Last week, I attended the International Conference of Legal Regulators 2016.  One of the sessions discussed ways that lawyers and law firms can use technology to improve efficiency, thereby improving the quality of services provided and, in the process, improving the bottom line.  The key takeaway: don’t invest in technology merely because it’s technology.  First, identify what it is that you (or your firm/office) does, then look for technology that will help you to do it better.  A dairy farmer who buys the latest gaming system probably won’t increase milk production among the herd.

I’ve been clear: Rule 1.1’s duty of competence includes tech competence.  In addition, as the ABA Journal’s post points out, technology can help lawyers to run more efficient and cost effective offices.  However, technology is not a “one-size-fits-all” proposition. So, remember: think before you buy.

 

Was That Wrong?

In the famous “Red Dot” episode of Seinfeld, George Costanza has sex in his office with a character known only as “the cleaning woman.”  His boss finds out.  Here’s their ensuing exchange :

(Scene) In the boss’ office.

  • Boss: I’m going to get right to the point. It has come to my attention that you and the cleaning woman have engaged in sexual intercourse on the desk in your office. Is that correct?
  • George: Who said that?
  • Boss: She did.
  • George: Was that wrong? Should I have not done that? I tell you I gotta plead ingnorance on this thing because if anyone had said anything to me at all when I first started here that that sort of thing was frouned upon, you know, cause I’ve worked in a lot of offices and I tell you peope do that all the time.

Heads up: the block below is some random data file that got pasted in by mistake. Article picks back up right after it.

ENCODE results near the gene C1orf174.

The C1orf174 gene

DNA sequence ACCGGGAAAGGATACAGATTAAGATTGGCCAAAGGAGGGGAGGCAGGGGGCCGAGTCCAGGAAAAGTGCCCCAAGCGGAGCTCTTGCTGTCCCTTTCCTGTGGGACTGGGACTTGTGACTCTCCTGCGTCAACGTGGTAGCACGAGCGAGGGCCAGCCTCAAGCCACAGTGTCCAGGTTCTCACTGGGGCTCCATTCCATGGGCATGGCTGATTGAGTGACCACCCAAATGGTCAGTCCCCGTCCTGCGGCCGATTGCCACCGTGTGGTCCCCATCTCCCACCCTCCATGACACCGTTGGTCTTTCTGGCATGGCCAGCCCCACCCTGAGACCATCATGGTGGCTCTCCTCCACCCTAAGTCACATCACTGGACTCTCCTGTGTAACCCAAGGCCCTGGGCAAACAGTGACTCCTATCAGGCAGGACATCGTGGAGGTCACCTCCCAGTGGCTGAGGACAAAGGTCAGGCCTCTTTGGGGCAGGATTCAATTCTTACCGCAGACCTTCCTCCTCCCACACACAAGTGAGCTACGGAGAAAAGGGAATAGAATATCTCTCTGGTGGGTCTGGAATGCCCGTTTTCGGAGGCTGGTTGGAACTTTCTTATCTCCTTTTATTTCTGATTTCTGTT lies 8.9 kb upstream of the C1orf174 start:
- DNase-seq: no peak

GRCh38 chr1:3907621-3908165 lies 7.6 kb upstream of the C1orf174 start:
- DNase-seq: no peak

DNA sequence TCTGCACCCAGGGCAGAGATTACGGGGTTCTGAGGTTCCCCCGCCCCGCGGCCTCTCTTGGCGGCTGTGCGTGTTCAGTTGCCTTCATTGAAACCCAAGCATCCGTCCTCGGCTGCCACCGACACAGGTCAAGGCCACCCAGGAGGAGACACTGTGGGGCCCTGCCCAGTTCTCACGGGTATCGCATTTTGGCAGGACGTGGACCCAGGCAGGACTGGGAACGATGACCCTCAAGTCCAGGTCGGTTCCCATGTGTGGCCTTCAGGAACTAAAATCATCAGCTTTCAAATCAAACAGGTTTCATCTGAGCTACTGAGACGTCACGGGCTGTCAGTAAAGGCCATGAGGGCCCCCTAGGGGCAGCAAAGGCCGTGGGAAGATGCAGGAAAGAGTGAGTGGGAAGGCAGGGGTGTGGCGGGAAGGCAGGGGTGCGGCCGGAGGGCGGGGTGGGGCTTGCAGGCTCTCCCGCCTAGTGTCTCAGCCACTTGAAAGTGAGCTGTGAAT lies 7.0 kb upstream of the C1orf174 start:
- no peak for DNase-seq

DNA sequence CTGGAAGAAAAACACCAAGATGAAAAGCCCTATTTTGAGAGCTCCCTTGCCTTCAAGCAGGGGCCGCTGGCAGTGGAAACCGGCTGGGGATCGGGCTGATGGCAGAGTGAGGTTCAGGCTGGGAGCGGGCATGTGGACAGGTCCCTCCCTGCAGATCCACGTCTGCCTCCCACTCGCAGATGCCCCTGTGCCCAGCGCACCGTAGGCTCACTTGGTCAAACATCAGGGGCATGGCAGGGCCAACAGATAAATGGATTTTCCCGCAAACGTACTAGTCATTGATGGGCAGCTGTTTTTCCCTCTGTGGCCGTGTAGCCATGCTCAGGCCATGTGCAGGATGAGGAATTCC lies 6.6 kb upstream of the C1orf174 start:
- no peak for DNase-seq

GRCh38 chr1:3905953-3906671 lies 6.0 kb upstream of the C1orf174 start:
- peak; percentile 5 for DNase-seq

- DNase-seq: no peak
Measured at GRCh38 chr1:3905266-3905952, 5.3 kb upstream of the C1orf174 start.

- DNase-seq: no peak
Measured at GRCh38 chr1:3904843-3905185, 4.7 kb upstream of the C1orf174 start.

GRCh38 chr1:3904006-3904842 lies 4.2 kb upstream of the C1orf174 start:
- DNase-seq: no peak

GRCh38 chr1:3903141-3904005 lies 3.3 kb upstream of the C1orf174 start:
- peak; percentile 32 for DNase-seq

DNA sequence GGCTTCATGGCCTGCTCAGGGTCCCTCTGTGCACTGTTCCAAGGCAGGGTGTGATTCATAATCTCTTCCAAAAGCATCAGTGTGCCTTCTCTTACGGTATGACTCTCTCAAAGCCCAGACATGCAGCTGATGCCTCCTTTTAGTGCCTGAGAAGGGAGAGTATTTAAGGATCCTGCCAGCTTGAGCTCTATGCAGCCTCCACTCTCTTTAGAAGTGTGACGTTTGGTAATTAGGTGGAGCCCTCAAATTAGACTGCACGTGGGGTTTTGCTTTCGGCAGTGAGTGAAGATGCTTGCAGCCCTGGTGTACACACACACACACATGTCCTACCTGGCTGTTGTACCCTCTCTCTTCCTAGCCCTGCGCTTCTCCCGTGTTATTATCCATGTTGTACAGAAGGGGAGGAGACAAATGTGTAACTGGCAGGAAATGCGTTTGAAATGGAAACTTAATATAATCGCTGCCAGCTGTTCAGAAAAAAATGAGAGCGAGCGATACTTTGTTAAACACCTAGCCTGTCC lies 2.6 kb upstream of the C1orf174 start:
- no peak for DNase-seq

• Boss: You’re fired.
  • George: Well you didn’t have to say it like that.

The full script is HERE.  The scene is HERE.

Costanza’s response served as my inspiration for a semi-regular Was That Wrong? column on the blog.  The column features stories of the absurd & outrageous from the world of legal ethics and attorney discipline, highlighting misconduct that I hope you’ll instinctively avoid without needing a CLE that urges you to do so.  The original Was That Wrong is HERE.  It involved a Florida case, and the Sunshine States brings us this edition as well.

The story is HERE.  And here’s how I envision it:

  • Courthouse Security:  “It has come to our attention that:
    • in 2014 the bank foreclosed on a strip club that you own;
    • in September 2015 your law license was suspended on an emergency basis as a result of lots of money missing from your trust account;
    • today, you came to this courthouse for a final disciplinary hearing on the trust account charges;
    • your bag went through our X-Ray machine;
    • we noticed what looked like a gun; and
    • we found a fully-loaded Ruger .45 caliber handgun with one in the chamber.
  • Lawyer:  “Was that wrong?”

Five for Friday #40

I haven’t blogged this week.  Along with many of my colleagues from the National Organization of Bar Counsel, I’m in D.C. for the International Conference of Legal Regulators.  The conference includes bar regulator-types from the US, Canada, Europe, Africa and Asia.

Great program so far.  Nationally and globally the push is towards proactive regulation.  Simply – a focus on prevention rather than discipline.  I’m proud to say that Vermont is ahead of the curve.  Our inquiry program, CLE programs, and non-disciplinary dispute resolution program promote education and compliance.  Yes, lawyers who lie, cheat, or steal will be prosecuted.  Fortunately, they’re few & far between in Vermont and should not receive the bulk of our attention & resources.